Stunning amazing news

Discussion in 'General Parenting' started by slsh, Jul 7, 2008.

  1. slsh

    slsh member since 1999

    thank you's ACT scores arrived in the mail sometime - who knows when since mail all goes in a pile to be sorted through whenever. Anyway, the temptation was simply too great not to open the envelope.

    My son, who has been in Special Education since 2nd grade, who doesn't even show up for school these days, got a *29* out of 36 on the English section. There's a notation below that if he got an 18 or higher, he's ready for college level classes. 29!!!!! He's in the top 92% for English, with subsets of top 85% and top 98% in usage/mechanics and rhetorical skills respectively. 98%!!! He could only have gone 1% higher in that area. :faint:

    Math, which he walked out of after putting in zero effort - he got a score of 15, top 14%. Okay, that inhales forcefully but still - 14% for not trying at all????

    Because he walked out he didn't complete the other sections so no scores and no composite.

    I just had to call him and tell him he's full of fertilizer. He's wasting a gift. I know that he'd do phenomenally on both the reading and english/writing sections, and he'd probably do pretty doggone good on science too because of his interests. I told him that even if he just did a minimal job on math, more than likely his scores in the other areas would pull his composite score up to college expectations. I told him I was ready to strangle him.

    Happily, I think I made his day. He sounded really shocked that he'd done so well. He said, "So this means I really could go to college?". I said, "No, so-and-so, because to go to college you ACTUALLY HAVE TO GRADUATE HIGH SCHOOL!!!" He laughed and said, "I know I know, Mom", kinda laughing.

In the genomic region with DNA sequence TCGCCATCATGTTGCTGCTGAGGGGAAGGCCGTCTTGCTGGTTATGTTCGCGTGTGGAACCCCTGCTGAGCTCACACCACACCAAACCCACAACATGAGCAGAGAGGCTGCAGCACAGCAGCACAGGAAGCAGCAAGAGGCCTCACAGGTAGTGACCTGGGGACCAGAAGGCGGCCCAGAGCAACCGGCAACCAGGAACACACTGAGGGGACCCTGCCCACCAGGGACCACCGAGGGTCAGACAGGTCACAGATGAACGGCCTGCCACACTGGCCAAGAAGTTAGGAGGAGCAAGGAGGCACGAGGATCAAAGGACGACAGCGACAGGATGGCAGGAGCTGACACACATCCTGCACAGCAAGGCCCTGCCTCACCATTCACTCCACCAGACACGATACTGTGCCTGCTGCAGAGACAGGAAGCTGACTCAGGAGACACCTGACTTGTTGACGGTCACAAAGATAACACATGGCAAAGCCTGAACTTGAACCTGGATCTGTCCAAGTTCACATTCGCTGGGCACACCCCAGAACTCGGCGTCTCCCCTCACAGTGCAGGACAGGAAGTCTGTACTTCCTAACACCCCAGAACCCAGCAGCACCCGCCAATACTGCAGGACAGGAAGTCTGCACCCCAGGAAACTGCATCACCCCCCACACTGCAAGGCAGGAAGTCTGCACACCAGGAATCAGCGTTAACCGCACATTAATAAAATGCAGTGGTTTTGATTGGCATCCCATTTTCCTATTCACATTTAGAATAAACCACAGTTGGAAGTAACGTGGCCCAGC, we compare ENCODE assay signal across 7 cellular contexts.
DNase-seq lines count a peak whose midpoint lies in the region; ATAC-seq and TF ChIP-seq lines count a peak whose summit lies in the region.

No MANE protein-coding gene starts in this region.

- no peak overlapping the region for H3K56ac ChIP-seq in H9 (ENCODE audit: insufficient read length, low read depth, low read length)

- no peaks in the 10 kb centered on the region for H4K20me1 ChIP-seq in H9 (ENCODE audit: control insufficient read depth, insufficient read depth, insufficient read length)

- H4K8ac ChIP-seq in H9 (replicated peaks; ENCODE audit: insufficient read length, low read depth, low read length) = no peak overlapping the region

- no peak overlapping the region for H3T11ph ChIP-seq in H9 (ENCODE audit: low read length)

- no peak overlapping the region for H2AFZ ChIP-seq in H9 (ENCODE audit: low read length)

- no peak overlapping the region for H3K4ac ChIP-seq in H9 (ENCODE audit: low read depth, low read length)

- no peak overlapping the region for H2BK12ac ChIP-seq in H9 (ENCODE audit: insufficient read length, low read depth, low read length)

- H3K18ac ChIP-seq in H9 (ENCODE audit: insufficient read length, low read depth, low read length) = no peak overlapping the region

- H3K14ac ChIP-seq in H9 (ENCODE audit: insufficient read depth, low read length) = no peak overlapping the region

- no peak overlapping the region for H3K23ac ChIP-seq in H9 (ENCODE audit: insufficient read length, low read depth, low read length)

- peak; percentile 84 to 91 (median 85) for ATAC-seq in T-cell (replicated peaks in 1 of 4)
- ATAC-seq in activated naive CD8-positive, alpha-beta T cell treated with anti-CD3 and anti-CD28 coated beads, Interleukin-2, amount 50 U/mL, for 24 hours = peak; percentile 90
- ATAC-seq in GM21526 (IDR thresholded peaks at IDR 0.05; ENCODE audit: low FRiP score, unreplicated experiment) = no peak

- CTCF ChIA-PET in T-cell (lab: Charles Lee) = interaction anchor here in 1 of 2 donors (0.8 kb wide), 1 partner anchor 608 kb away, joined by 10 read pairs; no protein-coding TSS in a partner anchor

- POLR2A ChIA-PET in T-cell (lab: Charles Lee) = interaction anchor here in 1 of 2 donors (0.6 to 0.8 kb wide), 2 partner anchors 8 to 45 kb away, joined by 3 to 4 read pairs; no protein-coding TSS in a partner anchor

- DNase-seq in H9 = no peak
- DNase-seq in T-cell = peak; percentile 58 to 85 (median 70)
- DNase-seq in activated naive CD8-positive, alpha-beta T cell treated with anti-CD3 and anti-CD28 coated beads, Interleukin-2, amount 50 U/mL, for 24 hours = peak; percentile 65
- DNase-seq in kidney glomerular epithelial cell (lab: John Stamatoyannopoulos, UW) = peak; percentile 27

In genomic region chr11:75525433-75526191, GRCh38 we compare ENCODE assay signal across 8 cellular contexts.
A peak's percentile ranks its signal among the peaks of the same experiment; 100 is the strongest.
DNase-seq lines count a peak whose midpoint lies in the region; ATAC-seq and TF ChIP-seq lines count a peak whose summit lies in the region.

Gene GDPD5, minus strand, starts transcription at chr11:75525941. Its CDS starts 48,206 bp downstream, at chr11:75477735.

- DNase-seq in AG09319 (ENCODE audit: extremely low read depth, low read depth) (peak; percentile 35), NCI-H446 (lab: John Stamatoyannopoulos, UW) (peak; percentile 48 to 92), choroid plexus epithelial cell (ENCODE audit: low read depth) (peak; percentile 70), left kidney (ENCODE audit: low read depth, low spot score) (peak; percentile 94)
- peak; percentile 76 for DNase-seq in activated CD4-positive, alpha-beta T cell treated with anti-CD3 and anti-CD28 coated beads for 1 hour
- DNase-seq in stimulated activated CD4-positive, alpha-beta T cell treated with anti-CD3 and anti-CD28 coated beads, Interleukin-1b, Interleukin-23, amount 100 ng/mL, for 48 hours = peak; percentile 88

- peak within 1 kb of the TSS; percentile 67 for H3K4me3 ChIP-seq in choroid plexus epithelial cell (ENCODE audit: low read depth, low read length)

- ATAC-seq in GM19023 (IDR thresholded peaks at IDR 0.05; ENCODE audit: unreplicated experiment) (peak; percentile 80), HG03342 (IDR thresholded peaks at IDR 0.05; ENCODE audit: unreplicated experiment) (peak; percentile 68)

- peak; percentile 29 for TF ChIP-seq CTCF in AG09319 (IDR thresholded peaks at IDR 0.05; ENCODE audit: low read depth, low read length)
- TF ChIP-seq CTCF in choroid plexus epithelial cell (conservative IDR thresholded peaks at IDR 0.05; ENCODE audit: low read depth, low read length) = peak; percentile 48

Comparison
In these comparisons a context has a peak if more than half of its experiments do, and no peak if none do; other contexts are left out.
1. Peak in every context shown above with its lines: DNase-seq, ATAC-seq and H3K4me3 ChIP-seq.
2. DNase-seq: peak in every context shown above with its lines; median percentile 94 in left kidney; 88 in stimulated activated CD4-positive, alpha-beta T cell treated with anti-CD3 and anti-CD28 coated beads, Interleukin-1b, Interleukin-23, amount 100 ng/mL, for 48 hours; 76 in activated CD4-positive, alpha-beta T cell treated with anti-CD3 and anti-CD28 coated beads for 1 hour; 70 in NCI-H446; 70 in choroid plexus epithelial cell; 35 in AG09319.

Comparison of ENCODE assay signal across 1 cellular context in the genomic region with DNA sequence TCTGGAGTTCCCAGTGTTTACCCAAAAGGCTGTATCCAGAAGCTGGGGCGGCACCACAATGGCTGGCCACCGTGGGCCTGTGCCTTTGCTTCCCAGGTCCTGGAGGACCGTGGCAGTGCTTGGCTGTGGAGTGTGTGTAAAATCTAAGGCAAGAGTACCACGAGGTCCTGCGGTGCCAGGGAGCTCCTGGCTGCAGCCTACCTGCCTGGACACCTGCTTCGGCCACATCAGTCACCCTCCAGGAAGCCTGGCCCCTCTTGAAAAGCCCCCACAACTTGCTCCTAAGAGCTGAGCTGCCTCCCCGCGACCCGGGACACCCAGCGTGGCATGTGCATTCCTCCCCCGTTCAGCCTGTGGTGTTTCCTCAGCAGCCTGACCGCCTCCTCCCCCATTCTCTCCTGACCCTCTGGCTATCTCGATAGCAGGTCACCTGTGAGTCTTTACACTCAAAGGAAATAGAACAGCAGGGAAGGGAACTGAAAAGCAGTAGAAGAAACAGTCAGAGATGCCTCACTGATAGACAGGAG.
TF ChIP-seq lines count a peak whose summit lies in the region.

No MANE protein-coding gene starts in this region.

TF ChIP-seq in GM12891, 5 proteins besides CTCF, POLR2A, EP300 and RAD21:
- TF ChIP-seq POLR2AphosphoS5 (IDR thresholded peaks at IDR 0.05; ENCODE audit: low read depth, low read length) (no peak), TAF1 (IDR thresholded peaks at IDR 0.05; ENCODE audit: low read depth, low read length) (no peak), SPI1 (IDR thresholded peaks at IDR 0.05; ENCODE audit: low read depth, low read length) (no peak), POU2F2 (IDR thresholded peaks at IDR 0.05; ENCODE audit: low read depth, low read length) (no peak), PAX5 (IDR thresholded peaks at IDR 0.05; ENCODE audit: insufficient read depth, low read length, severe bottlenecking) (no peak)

Sigh.... this kid is going to be the death of me. So much potential that he's just blowing off. At least there is independent confirmation that his brain has not completely atrophied!!
     
  2. Andy

    Andy Active Member

    Exactly where I am with easy child - She has so much potential but she refuses to look at college even though she needs to be a student to be on our insurance.

    There is free pizza at a local pizza parlor for students looking for info on the local college. She said, "No, it would be a waste of her time." I said, "You need to eat Wednesday night. You need to get on finding classes."
     
  3. witzend

    witzend Well-Known Member

    M was the same way. L had to work harder, but could have done better than she did, which was drop out. They have to want it themselves, and somehow see the connection between applying themselves in school so that they can live comfortably for the next 50 - 60 years...
     
  4. klmno

    klmno Active Member

    Congratulations! Witz is right, but I really hope that thank you feels a little more motivation now and makes himself try to do more.
     
  5. busywend

    busywend Well-Known Member Staff Member

    Way To Go thank you!!!!

    Wow, Slsh - this is really exciting! I hope it helps his self-esteem and he really tries next time.

    difficult child just got hers today - not nearly as good as thank you, but I am still happy she took the test! LOL!
     
  6. janebrain

    janebrain New Member

    That's amazing, Slsh! Good for thank you. I'm so glad you opened the envelope and called thank you with the news.